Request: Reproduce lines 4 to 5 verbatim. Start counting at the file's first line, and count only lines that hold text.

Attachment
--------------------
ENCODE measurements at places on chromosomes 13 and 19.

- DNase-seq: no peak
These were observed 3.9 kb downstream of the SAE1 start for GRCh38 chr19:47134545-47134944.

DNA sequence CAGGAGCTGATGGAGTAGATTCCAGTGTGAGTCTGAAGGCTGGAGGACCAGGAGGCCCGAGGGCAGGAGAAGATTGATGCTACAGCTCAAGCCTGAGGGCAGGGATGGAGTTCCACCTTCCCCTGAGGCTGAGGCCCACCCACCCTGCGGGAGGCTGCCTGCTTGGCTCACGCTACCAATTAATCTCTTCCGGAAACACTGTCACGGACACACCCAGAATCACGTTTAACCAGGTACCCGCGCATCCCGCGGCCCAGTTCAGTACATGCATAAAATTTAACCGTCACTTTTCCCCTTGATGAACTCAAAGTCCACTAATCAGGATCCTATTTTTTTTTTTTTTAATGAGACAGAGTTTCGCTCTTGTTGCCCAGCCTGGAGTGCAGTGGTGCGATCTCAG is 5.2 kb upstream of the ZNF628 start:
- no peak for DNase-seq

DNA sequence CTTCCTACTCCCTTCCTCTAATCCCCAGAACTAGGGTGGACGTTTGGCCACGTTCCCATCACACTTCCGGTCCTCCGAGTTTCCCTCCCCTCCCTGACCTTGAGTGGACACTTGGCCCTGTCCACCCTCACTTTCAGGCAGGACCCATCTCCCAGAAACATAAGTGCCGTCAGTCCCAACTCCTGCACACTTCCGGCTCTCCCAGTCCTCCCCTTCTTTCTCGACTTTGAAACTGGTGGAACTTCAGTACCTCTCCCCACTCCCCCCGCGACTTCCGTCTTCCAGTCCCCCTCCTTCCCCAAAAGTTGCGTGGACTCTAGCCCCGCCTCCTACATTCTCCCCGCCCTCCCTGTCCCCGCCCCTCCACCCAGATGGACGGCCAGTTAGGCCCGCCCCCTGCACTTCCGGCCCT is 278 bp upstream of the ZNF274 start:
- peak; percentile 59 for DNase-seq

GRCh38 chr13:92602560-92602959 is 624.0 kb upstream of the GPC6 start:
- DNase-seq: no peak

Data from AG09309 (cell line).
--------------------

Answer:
DNA sequence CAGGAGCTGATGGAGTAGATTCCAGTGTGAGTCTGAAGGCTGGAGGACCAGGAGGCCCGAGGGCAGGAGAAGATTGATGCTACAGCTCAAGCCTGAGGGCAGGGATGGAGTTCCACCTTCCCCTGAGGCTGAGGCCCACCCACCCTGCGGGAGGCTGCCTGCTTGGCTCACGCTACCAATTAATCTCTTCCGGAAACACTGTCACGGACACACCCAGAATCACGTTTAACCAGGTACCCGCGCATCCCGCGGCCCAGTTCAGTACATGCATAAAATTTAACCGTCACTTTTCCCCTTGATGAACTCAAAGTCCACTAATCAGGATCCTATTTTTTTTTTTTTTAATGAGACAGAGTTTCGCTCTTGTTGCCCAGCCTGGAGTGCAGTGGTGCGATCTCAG is 5.2 kb upstream of the ZNF628 start:
- no peak for DNase-seq